I’ve had a lot of doctors’ appointments lately, unusual because I’ve had a miracle life regarding health. I’m even a stranger to antibiotics. So perhaps this explains my sudden interest in Luke, a Gospel writer, and physician. I researched his background and am in the middle of reading the Gospel According to Luke. I’d like to share a discovery from his carefully written narrative.
Luke, Chapter 1, verses 5 through 24, relates the story of Zechariah. He was “of the sons of Aaron,” a Jewish priest, advanced in years and steeped in Jewish law and tradition. Upon receiving a message from the Angel Gabriel regarding the birth of a son, Zechariah replied, “How will I know that this is so?” So far, so bad. Gabriel rebukes Zechariah for his unbelief and Zechariah forfeits his ability to speak until the birth of the son he doubted. We skip to verses 26 through 38, where the Angel Gabriel visits Mary, a young devout Israelite, and announces that she will bear a son. Mary inquires, “How can this be since I am a virgin?” So far so good. Gabriel encourages her and explains the circumstances of a holy conception.
What made the difference? Two people basically ask the same question, one is reprimanded and the other comforted. Very simple. Attitude. One asks in disbelief with a touch of arrogance and skepticism, and the other in an innocent moment of confusion, without doubt, looking for clarification, not proof.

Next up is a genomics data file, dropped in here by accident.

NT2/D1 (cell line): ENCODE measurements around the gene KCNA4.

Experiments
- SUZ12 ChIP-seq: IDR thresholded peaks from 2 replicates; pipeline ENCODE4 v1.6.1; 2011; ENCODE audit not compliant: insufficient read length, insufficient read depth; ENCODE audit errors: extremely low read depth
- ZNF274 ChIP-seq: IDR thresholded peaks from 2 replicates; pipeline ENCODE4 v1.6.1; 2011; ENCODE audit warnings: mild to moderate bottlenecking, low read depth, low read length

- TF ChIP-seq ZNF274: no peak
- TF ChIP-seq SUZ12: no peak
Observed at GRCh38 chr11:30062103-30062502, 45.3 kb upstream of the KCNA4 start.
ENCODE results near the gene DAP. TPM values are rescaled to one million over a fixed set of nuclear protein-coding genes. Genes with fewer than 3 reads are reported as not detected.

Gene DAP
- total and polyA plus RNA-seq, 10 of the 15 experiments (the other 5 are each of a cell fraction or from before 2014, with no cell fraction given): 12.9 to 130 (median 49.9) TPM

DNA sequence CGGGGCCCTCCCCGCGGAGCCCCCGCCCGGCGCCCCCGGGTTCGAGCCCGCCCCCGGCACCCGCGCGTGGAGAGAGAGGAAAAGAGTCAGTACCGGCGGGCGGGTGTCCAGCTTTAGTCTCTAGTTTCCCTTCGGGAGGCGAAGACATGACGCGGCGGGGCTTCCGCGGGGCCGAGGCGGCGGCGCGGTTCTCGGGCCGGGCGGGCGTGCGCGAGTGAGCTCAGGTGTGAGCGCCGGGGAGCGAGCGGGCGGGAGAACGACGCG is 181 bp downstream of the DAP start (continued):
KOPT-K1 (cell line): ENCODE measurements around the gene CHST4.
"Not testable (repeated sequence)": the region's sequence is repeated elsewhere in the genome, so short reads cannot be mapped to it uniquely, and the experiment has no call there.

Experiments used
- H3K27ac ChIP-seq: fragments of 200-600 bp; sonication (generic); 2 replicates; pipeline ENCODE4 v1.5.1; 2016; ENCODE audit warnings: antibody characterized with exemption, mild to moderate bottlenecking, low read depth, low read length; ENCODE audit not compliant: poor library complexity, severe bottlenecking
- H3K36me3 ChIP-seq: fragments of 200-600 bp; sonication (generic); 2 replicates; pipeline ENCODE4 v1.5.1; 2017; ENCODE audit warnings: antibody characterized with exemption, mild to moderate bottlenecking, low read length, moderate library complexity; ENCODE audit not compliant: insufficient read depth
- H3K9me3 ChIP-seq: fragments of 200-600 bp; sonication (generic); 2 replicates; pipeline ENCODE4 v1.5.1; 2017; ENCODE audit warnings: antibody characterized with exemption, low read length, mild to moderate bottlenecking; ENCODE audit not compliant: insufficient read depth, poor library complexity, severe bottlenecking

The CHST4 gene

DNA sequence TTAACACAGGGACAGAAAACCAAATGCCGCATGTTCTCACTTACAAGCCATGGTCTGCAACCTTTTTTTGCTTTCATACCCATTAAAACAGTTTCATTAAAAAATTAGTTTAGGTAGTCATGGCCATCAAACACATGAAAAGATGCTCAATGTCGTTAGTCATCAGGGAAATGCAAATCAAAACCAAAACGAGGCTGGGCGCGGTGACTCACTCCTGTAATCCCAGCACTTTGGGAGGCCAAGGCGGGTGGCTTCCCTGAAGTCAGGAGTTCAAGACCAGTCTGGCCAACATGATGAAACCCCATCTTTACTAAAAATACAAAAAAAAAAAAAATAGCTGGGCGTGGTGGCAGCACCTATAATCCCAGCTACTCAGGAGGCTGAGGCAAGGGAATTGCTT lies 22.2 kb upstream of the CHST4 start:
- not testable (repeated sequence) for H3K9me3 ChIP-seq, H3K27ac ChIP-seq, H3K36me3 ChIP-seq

So much of what we encounter each day is molded by attitude, both our own and those with whom we interact. It can make or break us, strengthen or diminish us. Just this past week, I had a series of medical tests. The facility was modern, clean, well-organized and even provided coffee and cookies in the waiting areas. The appointment was in six steps. Step one, a conversation and some papers to fill out with a kind older woman. Step two, an examination by two young nurse-practitioners, both energetic and positive. Three, a brief wait where I ate shortbread cookies and read a magazine. Next, a rather painful diagnostic test during which I could do nothing right. I didn’t stand properly, I was accused of withholding information from my physician (not true), I didn’t tie my robe correctly, my stomach was in the way. Ouch, wait a minute. God placed my stomach there, and I’m actually thinner than a year ago. I became a human apology machine, “I’m sorry, I’m so sorry, I’m really sorry, I’m really so sorry.” I left the room discouraged, worried, and chastising myself for incompetence. Step five was an additional test, administered by a technician who exemplified professionalism. I felt secure, welcomed, and unafraid. And finally, a return of the two young nurse-practitioners who, with great joy, declared all tests normal and sent me on my way.
My turn to work on attitude: fret over the one in six who seemed to dislike me, or concentrate on the five blessings, especially confirmation that all is well. My choice. I can spread joy or perpetuate the discontent I innocently encountered. I choose an attitude with gratitude.